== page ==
Their home then switches to battery power at night or during times of high demand, helping the homeowner avoid demand charges.
Grid-tied homes with batteries are also very beneficial for the electric grid because they reduce power demand during the “duck curve” part of the day – when people get home from work, turn their lights on, flip the TV on and start dinner.
Homes using batteries for power can reduce strain on the grid, and homeowners can save money on their electric bill by avoiding demand charges. A solar installer should be prepared to explain what hardware and software can work with the battery to power the home during peak demand hours.
Does Cold Weather Affect Solar Panels?
Solar panels work their best in colder weather. Think of computer servers – information technology professionals keep them as cool as possible to maximize performance. Solar panels also work better at cooler temperatures.
It’s not surprising, therefore, that solar cells keep working in snowy conditions. A light coat of snow on solar panels does little to slow energy production. Even heavy snowfall rarely sticks to the surface very long before sliding off (often taking dust and other particles along with it).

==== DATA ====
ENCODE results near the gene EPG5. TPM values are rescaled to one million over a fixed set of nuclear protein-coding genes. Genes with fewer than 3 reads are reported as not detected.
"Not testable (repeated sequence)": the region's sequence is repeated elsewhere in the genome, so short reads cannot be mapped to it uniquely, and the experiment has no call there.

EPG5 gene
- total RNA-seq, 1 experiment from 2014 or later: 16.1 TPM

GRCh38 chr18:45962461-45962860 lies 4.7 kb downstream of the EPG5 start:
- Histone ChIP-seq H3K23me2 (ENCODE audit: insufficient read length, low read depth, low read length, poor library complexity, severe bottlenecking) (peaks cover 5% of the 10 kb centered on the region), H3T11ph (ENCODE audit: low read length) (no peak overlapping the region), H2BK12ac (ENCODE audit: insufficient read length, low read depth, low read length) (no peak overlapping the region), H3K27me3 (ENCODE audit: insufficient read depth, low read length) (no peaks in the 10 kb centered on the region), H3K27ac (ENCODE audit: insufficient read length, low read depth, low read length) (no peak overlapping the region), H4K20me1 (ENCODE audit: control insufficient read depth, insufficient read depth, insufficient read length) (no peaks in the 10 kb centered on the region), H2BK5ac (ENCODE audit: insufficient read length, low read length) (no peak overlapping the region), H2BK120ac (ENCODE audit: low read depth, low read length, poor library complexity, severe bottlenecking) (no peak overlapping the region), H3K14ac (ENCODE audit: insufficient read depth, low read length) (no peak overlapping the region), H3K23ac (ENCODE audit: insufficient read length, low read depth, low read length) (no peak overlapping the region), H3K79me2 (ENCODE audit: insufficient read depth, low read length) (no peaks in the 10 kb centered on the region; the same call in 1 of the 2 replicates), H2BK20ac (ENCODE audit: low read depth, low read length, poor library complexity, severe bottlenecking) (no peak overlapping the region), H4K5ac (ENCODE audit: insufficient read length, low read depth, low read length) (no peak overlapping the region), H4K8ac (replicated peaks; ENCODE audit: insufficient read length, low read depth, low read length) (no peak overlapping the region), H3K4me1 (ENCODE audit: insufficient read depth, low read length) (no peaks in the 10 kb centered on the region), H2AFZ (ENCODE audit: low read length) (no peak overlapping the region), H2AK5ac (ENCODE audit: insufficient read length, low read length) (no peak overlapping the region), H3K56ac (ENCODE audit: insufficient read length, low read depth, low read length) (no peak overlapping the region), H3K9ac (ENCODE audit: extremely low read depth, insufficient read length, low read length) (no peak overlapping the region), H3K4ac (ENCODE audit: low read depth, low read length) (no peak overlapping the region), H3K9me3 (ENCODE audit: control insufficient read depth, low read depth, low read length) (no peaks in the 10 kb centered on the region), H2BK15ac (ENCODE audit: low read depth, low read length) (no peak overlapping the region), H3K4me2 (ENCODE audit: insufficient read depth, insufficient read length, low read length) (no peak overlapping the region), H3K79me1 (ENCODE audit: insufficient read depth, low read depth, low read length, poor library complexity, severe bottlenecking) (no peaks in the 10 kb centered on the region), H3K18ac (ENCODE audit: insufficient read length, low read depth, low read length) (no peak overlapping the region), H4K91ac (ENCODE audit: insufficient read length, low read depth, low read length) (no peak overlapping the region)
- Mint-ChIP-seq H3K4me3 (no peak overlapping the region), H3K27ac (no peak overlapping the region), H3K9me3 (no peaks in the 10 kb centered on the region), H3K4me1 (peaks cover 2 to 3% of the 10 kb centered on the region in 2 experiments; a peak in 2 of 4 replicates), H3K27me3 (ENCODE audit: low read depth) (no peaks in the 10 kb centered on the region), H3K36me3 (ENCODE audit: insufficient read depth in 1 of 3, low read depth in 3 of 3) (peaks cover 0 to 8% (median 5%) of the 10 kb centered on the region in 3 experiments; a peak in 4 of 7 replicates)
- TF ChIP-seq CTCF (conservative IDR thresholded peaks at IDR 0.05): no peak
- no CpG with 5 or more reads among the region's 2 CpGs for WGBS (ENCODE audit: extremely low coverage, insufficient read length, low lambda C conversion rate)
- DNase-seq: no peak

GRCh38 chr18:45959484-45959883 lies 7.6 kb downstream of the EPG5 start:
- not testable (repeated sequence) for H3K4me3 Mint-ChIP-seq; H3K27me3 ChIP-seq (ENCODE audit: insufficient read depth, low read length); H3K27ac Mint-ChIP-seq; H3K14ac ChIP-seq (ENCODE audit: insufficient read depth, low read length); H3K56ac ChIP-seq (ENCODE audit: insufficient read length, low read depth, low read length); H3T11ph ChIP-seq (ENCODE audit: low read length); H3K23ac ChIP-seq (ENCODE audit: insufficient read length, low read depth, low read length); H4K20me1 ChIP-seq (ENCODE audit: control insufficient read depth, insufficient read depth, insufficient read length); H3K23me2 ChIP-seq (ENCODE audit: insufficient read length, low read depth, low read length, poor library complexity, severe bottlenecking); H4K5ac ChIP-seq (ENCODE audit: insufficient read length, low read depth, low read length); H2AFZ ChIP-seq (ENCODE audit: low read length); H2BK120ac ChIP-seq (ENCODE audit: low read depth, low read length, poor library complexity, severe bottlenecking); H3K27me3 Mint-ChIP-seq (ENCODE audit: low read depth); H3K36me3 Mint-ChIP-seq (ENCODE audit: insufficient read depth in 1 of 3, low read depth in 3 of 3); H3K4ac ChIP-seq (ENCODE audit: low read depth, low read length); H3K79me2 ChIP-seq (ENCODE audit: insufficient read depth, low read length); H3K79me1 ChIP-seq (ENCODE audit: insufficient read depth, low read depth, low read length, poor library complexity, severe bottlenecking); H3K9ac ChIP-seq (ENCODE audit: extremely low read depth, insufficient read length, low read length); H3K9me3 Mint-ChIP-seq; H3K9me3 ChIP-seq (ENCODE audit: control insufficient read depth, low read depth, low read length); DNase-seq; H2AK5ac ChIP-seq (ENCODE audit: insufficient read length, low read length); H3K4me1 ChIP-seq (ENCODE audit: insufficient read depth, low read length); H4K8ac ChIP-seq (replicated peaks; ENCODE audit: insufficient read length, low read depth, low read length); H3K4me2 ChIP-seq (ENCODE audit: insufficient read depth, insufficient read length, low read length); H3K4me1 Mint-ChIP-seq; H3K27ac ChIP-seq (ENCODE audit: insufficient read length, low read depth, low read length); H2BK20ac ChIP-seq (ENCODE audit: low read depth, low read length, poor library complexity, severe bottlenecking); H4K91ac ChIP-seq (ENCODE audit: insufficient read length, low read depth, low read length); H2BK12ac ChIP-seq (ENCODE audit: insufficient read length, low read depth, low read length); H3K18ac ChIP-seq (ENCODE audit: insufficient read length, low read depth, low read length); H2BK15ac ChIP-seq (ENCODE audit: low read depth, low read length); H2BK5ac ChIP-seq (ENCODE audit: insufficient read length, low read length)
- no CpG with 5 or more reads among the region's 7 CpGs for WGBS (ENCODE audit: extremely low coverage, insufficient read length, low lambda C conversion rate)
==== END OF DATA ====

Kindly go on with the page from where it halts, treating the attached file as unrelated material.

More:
What Are The Best Solar Panels For Cloudy Days?
If you live in a cloudy climate, you might consider getting the most-efficient solar panels available. Panels that operate at 19 – 21% efficiency are widely available, and some models and brands are even approaching 23%. During the earliest days of solar power, the cells only converted about 6% of the sunlight they received into power.
Solar technology is evolving rapidly. A new material called perovskite has pushed solar cell efficiency to 25 – 30%, but this innovation is not widely available yet.
The Bottom Line: Cloudy Days Aren’t An Obstacle For Solar Power
Solar panels continue to produce energy even on cloudy days. When your production falls below your consumption, grid-tied homes will automatically pull power from the grid to keep your home and appliances running. The cool weather that often accompanies cloud cover can also improve your system efficiency.
Want to know more about how to ensure solar panels are working efficiently? Here’s some valuable info on cleaning solar panels.